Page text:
Justin Dart throughout his life had a one-liner to cover the issue of voting: “Vote as if your life depends upon it, because it does.”
Access to voting is getting a lot of attention in this presidential election because of the debacle of the 2000 election, especially in Florida. After the 2000 election, Congress passed legislation, signed into law by President George W. Bush at the end of 2002, called the Help America Vote Act (HAVA). The intent of this legislation is to make voting accessible to citizens who have been under-represented and disenfranchised by the election process in the past. Such citizens include: persons of color, low income families, single parent families, new citizens to this country, seniors, and persons with disabilities.
HAVA provided funding to make the process of voting more accessible, particularly to persons with disabilities. Money is being dispersed to each state to procure voting equipment that will be accessible to persons with disabilities and also to ensure that polling places are accessible. Additionally the federally funded Protection and Advocacy organization in each state has gotten funding grants to help with the process of educating potential voters with disabilities to the process, assisting them in registering to vote, and helping to ensure that polling places will be accessible. Minnesota Disability Law Center, MDLC, is the Protection and Advocacy program for this state.
With MDLC’s HAVA funding, Kathy Hagen will be assigned as the attorney to the project at 20 percent of her time. Also, the MDLC is hiring a full-time staff person to do outreach and education throughout the state. The MDLC has already participated in the last two years in the advisory committee appointed by the Office of the Secretary of State, and is currently participating in another committee appointed by that office which will be assessing various kinds of voting equipment to determine what will work best in the state of Minnesota.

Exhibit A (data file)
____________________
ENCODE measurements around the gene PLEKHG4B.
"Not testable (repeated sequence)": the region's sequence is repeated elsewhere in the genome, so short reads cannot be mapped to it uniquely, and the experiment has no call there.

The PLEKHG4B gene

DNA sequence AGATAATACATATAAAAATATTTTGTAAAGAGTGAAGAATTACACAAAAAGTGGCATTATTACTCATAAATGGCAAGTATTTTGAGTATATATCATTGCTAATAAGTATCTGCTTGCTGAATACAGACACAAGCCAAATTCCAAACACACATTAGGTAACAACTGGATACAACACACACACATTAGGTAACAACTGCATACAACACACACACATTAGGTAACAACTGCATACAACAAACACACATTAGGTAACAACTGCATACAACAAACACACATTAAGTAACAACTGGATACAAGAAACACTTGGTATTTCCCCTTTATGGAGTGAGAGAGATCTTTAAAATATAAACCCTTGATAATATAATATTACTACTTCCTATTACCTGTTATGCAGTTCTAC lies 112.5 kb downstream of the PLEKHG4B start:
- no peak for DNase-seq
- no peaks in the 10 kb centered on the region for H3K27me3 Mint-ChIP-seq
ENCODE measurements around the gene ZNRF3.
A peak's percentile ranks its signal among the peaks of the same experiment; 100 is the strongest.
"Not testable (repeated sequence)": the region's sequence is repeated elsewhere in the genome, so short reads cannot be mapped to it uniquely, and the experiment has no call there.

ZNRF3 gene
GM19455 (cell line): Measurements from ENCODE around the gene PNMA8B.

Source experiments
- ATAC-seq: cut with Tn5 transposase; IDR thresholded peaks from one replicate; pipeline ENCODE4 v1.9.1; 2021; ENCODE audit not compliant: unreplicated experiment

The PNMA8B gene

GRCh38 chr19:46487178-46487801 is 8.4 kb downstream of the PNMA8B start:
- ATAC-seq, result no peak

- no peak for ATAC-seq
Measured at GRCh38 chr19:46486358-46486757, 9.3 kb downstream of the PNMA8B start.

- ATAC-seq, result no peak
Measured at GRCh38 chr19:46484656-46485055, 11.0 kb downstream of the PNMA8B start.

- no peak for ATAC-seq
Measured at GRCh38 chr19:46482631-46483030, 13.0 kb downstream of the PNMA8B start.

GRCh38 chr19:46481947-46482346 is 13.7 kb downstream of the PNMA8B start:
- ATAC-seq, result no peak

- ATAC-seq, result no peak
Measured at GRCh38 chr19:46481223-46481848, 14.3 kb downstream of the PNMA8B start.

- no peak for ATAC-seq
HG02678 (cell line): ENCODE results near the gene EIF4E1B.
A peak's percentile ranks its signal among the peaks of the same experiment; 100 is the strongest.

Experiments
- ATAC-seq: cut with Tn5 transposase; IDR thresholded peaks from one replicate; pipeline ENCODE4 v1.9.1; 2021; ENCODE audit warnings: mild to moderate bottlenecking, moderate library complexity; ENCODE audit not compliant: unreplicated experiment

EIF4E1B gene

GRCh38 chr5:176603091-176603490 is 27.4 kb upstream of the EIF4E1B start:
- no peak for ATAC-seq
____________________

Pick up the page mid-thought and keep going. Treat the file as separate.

The MDLC will be putting out a fact sheet about the voting process and will assist any person with a disability to fill out a voter registration. Our efforts are geared at nonpartisan activities. In other words, it won’t matter what party a potential voter belongs to. Our interest is in making the voting process accessible to persons with disabilities. The MDLC will collaborate with other organizations in providing training and education to consumers about the voting process, surveying polling places for accessibility, and providing assistance by telephone to anyone who runs into difficulties on the day of election.
Minnesota already has an administrative procedure in place whereby persons can file complaints if they feel that they were incorrectly declared ineligible or had problems in the voting process. The MDLC will provide advocacy and assistance to people who run into difficulties with the voting process and want to file a complaint.
In addition to the work that the MDLC is doing, the State Council on Disability is spear-heading a process whereby various nonprofit consumer and advocacy disability-related organizations will collaborate to assist as many persons with disabilities as possible to learn about the voting process, to get registered to vote, and to get to their polling places on election day. Each nonprofit has limited resources to use in this process, so the hope is to combine resources to bring about the best results and to bring the most persons with disabilities to the polls.
If you want to volunteer your time, either as an individual or as a nonprofit organization to this effort, contact Margot Imdieke Cross at the State Council on Disability, Phone: (651) 296-6785, (V/TTY); Toll-Free: 1-800-945-8913 (V/TTY); E-Mail: [email protected].
To date, people with disabilities have been vastly under-represented in the voting process. There are too many issues of importance to persons with disabilities to let this trend continue. Please take advantage of the opportunities that will be made available to you in the next few months to get educated about the voting process, to find out about the issues, to determine which candidates support your views, to volunteer in the process of educating and registering persons with disabilities to vote, and ultimately to vote in the primaries and the election in November.